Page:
28 WEEKS LATER – John Murphy

May 11, 2007 Leave a comment

Original Review by Jonathan Broxton

28 Weeks Later is the sequel to Danny Boyle’s nightmarish 2002 horror movie 28 Days Later, this time directed by Juan Carlos Fresnadillo and starring Robert Carlyle, Rose Byrne, Jeremy Renner, Harold Perrineau and Catherine McCormack. Set in the immediate aftermath of the horrific ‘Rage’ virus that either wiped out the majority of Britain’s population or turned them into rabid zombies, it tells the story of a family of survivors who were neither killed nor ‘infected’, and their efforts to re-integrate into a similarly uninfected community being protected by US and NATO troops, while all the while avoiding the still ever-present threat posed by the remaining plague zombies. Read more…

AWAY FROM HER – Jonathan Goldsmith

May 4, 2007 Leave a comment

Original Review by Jonathan Broxton

A small-scale US/Canadian drama directed by one-time child actress Sarah Polley, Away From Her would likely have passed straight under everybody’s radar if it wasn’t for Julie Christie’s emotionally shattering, Oscar-nominated leading performance. She plays Fiona Anderson, a loving wife and mother, whose happy married life is shattered when she is diagnosed with Alzheimer’s disease. Reluctantly, Fiona’s husband Grant (Gordon Pinsent) places her into a nursing home – and for the first time in five decades they are forced to undergo a long-time separation since the nursing home has a “no-visitors” policy for the first 30 days of a patient’s stay. However, when Grant visits Fiona after the orientation period, he is devastated to find out that not only has the disease caused her to seemingly forget him, but that she has transferred her affections to another man – Aubrey (Michael Murphy), a wheelchair bound mute patient at the nursing home. Read more…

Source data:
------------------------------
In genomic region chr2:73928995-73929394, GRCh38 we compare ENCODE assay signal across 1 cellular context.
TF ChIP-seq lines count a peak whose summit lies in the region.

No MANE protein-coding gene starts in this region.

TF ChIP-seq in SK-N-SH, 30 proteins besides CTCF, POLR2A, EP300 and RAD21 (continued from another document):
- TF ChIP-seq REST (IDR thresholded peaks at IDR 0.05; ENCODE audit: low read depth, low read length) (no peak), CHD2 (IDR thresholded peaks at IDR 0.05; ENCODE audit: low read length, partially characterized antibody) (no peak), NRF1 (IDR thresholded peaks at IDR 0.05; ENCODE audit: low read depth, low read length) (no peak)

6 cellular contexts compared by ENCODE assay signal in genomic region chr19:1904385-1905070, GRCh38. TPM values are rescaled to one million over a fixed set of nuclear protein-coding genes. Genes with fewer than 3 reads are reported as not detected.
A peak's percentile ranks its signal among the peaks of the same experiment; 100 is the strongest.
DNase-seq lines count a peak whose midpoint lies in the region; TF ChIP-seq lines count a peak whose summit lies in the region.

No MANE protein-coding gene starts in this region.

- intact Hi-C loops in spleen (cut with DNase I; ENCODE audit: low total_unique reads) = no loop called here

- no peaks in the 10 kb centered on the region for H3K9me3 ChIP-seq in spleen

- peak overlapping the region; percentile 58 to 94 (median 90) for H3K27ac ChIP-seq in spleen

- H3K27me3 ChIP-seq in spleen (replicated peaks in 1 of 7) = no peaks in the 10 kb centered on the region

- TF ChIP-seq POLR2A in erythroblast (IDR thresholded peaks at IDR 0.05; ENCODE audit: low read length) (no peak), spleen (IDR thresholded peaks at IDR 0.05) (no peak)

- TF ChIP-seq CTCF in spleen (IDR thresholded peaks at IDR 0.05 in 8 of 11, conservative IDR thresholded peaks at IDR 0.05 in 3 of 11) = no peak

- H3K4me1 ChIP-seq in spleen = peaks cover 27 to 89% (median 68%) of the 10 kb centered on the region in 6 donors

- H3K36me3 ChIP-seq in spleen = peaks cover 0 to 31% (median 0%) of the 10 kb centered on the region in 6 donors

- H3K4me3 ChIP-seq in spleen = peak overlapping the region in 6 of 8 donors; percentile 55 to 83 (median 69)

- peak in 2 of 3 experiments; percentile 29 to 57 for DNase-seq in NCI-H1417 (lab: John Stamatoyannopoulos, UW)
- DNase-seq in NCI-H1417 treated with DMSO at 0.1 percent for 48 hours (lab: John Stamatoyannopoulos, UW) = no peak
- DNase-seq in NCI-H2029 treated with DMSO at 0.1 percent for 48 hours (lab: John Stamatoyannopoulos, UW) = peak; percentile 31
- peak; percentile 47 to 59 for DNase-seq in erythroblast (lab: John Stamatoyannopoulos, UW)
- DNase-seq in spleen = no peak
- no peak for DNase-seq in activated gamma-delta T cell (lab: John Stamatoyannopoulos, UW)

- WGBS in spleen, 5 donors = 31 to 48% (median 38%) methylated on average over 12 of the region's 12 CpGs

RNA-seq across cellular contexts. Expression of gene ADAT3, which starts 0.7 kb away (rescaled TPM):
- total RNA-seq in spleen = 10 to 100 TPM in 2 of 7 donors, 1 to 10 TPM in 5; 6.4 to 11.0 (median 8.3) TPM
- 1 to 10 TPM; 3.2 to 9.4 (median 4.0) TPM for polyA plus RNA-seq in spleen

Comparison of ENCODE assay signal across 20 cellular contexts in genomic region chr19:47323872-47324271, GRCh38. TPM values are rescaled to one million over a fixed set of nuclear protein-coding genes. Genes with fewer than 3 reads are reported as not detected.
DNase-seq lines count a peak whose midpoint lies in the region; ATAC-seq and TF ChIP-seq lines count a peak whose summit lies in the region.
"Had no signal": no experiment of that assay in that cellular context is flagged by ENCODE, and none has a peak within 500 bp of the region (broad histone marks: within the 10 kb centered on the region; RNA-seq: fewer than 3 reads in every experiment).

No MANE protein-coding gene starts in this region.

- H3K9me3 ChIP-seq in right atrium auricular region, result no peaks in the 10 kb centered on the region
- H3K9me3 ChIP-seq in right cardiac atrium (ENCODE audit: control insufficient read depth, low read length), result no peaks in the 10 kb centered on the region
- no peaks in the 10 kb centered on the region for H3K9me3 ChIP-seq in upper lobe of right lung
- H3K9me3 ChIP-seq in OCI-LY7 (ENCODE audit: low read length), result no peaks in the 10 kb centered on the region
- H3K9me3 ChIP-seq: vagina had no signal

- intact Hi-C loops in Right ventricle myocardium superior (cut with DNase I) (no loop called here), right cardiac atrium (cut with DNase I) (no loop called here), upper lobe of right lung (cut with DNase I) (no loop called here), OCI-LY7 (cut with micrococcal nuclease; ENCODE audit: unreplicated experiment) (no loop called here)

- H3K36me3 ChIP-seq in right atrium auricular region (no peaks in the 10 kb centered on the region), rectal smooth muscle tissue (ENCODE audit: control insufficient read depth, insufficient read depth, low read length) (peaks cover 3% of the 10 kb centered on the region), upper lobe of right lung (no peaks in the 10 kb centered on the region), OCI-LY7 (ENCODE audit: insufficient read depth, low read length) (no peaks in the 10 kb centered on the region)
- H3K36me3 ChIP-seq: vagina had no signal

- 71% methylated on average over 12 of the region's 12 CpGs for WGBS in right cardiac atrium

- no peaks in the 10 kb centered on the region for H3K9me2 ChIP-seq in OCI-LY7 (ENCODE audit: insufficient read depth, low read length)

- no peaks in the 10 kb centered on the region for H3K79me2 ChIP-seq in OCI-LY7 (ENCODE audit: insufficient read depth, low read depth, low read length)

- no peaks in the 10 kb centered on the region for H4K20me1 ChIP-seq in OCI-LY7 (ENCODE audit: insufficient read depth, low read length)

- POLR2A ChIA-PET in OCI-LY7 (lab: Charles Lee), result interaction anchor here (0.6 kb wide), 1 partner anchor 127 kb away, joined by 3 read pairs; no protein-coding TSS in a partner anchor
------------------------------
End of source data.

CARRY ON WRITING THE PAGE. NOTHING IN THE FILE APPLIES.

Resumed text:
LUCKY YOU – Christopher Young

May 4, 2007 1 comment

Original Review by Jonathan Broxton

In addition to his horror and thriller scores, for some reason, Christopher Young often gets hired to score films about playing cards, or which are set in Las Vegas: titles like Shade, Rounders, and The Big Kahuna, for example. Lucky You, the latest film from director Curtis Hanson, is both about playing cards AND set in Las Vegas, so it’s almost inevitable that Young would end up scoring it!

The film stars Eric Bana as hotshot poker player Huck Cheever, who arrives in Nevada to play in a major tournament. However, Huck has personal demons – recklessness, compulsiveness, and a long-term rivalry with his poker-playing father (Robert Duvall). Just as Huck seems to be fighting a losing his battle, waitress Billie (Drew Barrymore) enters his life, who inspires him to turn things around and set him on the road to both personal and professional recovery. Read more…

SPIDER-MAN 3 – Christopher Young

May 4, 2007 2 comments

Original Review by Clark Douglas

Is there any film in 2007 that has generated more simultaneous anticipation and dread than “Spider-Man 3”? Sam Raimi’s “Spider-Man” was a very good superhero movie, and his stunning “Spider-Man 2” raised the bar to a dizzying new level. After seeing the second film, I had two thoughts on my mind. The first was, “Wow, I can’t wait to see the next one!” The second was, “How on earth is he going to top that?” As someone once said, “With great power comes great responsibility.” Considering this situation, let’s go ahead and defuse a few bombs. Is “Spider-Man 3” as good as “Spider-Man 2”? Well, the answer is of course subjective, but in my humble opinion… no, it isn’t. Is it a round three stinker on the level of “X-Men: The Last Stand”? No, it most certainly is not. Read more…